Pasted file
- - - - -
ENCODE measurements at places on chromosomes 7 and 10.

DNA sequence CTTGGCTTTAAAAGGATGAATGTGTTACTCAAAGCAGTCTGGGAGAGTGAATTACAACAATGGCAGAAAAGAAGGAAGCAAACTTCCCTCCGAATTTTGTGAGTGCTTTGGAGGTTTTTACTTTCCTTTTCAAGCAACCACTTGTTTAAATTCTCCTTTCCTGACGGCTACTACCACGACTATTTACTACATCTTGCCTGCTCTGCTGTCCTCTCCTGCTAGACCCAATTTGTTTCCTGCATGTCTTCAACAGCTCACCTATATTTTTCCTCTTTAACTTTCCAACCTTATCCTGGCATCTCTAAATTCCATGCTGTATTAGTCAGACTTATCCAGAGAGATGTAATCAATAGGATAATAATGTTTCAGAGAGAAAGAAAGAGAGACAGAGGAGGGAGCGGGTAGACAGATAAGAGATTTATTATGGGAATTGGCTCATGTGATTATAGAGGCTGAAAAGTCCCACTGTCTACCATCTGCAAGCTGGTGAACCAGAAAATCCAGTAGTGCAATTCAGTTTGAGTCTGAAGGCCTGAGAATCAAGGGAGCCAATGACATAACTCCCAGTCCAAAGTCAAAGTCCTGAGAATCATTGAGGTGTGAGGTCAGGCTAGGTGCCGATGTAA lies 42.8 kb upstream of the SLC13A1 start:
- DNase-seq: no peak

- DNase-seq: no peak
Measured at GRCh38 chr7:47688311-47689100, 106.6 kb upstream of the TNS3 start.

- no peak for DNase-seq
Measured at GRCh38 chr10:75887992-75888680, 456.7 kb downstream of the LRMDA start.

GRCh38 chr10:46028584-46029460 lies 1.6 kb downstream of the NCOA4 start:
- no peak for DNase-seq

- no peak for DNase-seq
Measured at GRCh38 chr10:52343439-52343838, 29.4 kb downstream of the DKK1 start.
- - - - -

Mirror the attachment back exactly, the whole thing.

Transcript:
ENCODE measurements at places on chromosomes 7 and 10.

DNA sequence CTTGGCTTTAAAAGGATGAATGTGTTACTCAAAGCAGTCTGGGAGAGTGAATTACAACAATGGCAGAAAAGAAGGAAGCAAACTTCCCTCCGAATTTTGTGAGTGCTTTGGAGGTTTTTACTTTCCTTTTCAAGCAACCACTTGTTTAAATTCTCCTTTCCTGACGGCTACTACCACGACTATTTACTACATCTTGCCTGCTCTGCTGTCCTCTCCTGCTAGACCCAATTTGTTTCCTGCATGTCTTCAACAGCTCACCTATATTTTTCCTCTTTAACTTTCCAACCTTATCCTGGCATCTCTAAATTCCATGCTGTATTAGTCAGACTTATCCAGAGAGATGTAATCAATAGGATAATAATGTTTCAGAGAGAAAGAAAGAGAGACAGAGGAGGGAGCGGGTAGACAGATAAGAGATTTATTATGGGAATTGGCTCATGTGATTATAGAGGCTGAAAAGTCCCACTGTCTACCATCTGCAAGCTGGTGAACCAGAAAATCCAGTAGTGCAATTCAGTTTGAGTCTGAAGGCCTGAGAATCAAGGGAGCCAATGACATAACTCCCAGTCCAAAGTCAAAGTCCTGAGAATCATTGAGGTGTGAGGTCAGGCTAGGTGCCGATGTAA lies 42.8 kb upstream of the SLC13A1 start:
- DNase-seq: no peak

- DNase-seq: no peak
Measured at GRCh38 chr7:47688311-47689100, 106.6 kb upstream of the TNS3 start.

- no peak for DNase-seq
Measured at GRCh38 chr10:75887992-75888680, 456.7 kb downstream of the LRMDA start.

GRCh38 chr10:46028584-46029460 lies 1.6 kb downstream of the NCOA4 start:
- no peak for DNase-seq

- no peak for DNase-seq
Measured at GRCh38 chr10:52343439-52343838, 29.4 kb downstream of the DKK1 start.